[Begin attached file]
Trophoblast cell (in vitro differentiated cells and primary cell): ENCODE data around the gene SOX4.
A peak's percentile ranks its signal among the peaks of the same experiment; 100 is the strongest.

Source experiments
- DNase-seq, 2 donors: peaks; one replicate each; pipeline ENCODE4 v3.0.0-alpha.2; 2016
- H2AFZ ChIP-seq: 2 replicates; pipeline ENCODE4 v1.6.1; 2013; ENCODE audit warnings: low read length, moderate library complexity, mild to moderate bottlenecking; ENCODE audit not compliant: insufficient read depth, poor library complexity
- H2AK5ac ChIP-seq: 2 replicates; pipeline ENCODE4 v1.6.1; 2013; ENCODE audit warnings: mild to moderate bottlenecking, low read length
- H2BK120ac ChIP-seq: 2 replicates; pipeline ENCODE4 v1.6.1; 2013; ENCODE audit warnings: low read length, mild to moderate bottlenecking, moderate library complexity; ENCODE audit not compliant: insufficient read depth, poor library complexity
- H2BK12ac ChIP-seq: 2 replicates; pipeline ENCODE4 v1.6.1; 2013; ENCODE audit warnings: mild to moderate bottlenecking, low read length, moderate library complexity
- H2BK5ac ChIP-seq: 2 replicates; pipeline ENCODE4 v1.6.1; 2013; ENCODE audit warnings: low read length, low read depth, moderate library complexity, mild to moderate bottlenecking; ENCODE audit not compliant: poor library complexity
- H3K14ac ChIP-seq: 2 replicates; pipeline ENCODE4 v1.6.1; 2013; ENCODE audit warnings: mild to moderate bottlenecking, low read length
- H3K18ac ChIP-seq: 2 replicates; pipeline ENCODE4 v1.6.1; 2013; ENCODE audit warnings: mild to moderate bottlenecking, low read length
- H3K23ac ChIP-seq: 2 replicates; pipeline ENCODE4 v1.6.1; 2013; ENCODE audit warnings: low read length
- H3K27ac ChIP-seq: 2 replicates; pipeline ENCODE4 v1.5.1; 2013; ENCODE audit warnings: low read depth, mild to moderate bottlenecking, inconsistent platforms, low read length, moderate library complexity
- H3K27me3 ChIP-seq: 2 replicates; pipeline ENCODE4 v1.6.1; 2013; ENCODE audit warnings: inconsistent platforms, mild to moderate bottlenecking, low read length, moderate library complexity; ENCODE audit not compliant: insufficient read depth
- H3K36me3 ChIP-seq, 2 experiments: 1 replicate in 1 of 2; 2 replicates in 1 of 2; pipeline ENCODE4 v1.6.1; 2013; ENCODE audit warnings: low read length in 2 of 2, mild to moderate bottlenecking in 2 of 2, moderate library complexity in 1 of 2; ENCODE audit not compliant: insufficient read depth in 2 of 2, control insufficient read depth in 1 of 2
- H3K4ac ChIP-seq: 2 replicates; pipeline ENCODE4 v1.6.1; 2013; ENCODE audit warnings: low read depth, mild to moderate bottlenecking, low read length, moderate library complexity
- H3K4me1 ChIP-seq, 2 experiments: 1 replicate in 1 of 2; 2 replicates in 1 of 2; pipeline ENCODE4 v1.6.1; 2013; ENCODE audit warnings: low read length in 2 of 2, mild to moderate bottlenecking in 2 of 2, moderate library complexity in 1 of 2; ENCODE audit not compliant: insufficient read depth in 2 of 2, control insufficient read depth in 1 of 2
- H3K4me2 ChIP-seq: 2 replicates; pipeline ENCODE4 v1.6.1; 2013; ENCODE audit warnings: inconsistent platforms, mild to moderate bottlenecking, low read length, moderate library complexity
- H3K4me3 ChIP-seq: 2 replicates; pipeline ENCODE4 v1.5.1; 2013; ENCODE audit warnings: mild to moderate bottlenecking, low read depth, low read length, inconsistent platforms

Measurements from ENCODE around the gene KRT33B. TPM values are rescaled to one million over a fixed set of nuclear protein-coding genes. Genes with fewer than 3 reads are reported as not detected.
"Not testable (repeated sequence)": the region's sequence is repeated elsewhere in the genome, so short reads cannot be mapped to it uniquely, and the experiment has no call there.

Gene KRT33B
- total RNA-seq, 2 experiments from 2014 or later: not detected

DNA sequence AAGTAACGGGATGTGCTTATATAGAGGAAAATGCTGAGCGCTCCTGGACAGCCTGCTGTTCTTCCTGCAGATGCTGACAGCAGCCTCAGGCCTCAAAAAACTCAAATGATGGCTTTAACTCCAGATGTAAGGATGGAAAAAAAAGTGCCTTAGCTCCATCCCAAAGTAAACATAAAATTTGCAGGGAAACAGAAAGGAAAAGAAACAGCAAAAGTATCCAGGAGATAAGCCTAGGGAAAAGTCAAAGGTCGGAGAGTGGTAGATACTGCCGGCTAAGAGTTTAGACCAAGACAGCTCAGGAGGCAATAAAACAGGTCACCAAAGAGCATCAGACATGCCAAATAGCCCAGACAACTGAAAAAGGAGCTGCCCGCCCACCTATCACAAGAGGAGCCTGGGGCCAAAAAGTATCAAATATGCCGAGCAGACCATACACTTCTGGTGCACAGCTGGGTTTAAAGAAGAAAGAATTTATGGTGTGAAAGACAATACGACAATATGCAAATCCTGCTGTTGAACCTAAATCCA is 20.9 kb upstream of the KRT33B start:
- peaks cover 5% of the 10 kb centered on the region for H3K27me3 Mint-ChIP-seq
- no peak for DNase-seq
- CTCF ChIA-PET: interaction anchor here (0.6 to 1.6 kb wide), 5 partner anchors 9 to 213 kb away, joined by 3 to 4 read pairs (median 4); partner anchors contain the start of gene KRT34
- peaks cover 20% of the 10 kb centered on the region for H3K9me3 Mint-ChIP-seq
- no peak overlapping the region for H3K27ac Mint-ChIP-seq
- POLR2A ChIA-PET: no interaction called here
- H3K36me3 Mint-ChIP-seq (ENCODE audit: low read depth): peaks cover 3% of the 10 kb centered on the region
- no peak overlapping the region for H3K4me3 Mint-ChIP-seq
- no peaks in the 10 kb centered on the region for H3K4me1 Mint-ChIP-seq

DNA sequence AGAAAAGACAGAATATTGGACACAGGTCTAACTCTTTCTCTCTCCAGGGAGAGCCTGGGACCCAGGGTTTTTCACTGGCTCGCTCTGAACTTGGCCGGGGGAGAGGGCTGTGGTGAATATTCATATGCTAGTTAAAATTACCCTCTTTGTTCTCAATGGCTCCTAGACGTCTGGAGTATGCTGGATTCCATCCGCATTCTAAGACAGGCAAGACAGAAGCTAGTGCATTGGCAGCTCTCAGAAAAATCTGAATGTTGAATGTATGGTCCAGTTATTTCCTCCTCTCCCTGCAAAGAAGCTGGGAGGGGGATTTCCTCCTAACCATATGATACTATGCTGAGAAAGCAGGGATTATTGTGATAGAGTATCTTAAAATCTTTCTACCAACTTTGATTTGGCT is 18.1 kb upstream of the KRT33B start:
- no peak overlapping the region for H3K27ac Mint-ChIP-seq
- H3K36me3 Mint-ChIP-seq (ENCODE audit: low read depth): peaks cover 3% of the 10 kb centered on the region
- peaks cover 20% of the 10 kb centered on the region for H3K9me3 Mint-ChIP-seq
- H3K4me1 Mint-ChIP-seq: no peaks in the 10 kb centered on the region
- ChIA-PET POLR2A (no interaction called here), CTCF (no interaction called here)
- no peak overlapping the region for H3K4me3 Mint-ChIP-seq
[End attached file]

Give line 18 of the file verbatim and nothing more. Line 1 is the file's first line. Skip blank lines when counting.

- H3K4me2 ChIP-seq: 2 replicates; pipeline ENCODE4 v1.6.1; 2013; ENCODE audit warnings: inconsistent platforms, mild to moderate bottlenecking, low read length, moderate library complexity